SHORTLY BEFORE 3 PM on Friday, March 12, the plane flying me to Tokyo for Takashi Murakami’s Geisai #15 art fair began its approach to Narita International Airport. Fifteen minutes later, the plane was still circling north of the city. From my window seat, I saw immense clouds of thick brown smoke rising from the ground. That is some big fire, I thought. The plane kept circling for another half hour, when at last the captain announced that Narita had been closed because of an earthquake.
At that moment I had no idea that this was not just any earthquake, or that it had brought a deadly tsunami to the coast, or that the nuclear power plant I could also see from the window was in trouble. Nor did I imagine that I would spend the next three days in a twilight zone between Hello Kitty and Armageddon.
Marika Shishido, a representative of Murakami’s Kaikai Kiki company office in Los Angeles, was waiting for me at Narita, but my plane never got there. It was rerouted twice, over the course of several hours, before landing at Tokyo’s Haneda Airport. I spent most of the night stranded in the terminal with I don’t know how many Japanese travelers, who simply grabbed what blankets were available and lay down to sleep on the floor or any available chair. Their remarkable calm and orderliness made the experience even more extraordinary.
Eventually, the roads reopened and Brad Plumb, a Kaikai Kiki staffer from New York, picked me up in a taxi and deposited me, just before dawn, at a hotel above a vertical shopping mall in Tokyo’s Shibuya Crossing, normally the busiest intersection in the world. Its bright lights and big-screen videos were all dark; only a few stragglers, most of whom had been left behind when the trains stopped running, were in the street. “I’ve never seen anything like this here,” Plumb said, as we discovered more people sleeping in the corridors of the mall as well as in the lobby of the hotel. Still more were seated before a TV, watching the news in silence. Laura McLean-Ferris, a journalist from London who had arrived for the fair early in the day, was in her room with a couple of other Kaikai Kiki people, thoroughly shaken by the quake and the tremors that continued throughout the night.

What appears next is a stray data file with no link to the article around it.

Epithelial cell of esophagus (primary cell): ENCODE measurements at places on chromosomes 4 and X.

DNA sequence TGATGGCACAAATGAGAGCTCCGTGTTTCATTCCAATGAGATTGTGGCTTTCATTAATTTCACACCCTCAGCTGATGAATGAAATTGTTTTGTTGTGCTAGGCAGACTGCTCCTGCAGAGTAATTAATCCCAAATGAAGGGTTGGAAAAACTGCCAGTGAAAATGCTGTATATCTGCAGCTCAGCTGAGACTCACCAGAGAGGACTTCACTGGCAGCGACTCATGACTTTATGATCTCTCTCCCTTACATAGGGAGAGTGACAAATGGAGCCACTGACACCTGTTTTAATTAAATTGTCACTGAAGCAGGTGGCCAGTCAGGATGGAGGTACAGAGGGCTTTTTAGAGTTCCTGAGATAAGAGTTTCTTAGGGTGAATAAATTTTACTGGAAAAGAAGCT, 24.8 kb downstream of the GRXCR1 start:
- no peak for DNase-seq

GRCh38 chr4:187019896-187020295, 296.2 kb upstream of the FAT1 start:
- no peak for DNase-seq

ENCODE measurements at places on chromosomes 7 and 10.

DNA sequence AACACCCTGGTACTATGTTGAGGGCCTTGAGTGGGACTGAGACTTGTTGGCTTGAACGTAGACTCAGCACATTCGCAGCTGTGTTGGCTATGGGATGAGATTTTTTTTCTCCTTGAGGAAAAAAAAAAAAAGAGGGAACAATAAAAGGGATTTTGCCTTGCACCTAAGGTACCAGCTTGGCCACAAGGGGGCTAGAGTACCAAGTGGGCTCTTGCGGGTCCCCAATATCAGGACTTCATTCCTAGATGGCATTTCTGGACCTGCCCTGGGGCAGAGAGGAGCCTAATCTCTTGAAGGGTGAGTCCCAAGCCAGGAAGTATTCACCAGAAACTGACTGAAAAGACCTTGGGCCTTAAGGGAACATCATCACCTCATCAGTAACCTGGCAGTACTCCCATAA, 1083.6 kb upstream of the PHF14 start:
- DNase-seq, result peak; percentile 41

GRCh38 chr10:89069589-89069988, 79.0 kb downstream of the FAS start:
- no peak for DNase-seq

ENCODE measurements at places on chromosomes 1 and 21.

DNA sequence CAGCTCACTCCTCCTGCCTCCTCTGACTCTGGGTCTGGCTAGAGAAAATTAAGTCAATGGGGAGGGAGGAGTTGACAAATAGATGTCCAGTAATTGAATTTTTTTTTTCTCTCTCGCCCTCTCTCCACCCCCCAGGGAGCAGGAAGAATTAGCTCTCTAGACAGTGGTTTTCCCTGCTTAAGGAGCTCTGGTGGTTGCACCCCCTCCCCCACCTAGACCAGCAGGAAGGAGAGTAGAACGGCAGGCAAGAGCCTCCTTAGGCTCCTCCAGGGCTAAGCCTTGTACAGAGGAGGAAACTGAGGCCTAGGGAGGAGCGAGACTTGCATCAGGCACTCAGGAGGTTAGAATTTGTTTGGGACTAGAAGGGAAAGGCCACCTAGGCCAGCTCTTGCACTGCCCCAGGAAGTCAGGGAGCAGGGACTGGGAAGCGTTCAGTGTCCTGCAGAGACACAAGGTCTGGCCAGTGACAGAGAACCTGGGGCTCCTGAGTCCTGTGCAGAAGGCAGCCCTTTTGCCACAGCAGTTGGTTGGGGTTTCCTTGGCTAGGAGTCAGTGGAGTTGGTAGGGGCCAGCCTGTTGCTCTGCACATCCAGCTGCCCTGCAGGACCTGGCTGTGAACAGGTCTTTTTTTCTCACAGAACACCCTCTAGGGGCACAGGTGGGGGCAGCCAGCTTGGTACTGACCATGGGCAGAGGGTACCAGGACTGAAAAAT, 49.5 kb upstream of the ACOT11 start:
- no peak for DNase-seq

The Geisai fair, scheduled for Sunday, had been canceled, they told me. It was to have taken place at a convention center owned by the city, which had shut down all public buildings. Murakami was at his studio, communicating with the five hundred young artists who had signed up for the fair. We would regroup in a few hours and try to make the best of it.
While the disaster two hundred miles to the north was unfolding, Tokyo woke up to a degree of normalcy. Cell service returned, the stranded returned home, and shops reopened as usual. What could we do? The museums were closed, as were the galleries. So we went shopping. This wasn’t an entirely frivolous activity. Tokyo’s merchandisers are the quickest route to its very visual culture, and their fascinations provided a welcome distraction from the increasingly harrowing reports from the north.
Shibuya 109 is ground zero for teen acolytes of kogal fashion, the place where cosplayers go for their handkerchief-size skirts, platform shoes, sci-fi makeup, and bling. The mothership for Uniqlo was doing business as usual, albeit mostly with foreigners. At the opposite end of the style spectrum, Opening Ceremony—seven floors of distinctly American cool—had almost no other customers. Quieter still was Aoyama, a posh residential neighborhood where the impressive Prada, Valentino, Chloe, Comme des Garçons, Marc Jacobs, and other designer stores form a Chelsea-like ghetto of dazzling starchitecture on steroids.
Powered by this combustible mix of cartoon culture and high design, we made our way to the Kaikai Kiki building, where Murakami maintains a ground-floor gallery. At last, some art! In one of the two exhibition spaces, works from his private collection by Mark Grotjahn, Yoshitomo Nara, and Grayson Perry were on show with three new nudes-on-silver by Murakami—his Three Graces, as it were—that will head to London at the end of May for a show at Gagosian. (Murakami has caught the collecting bug pretty badly, especially for Nara.)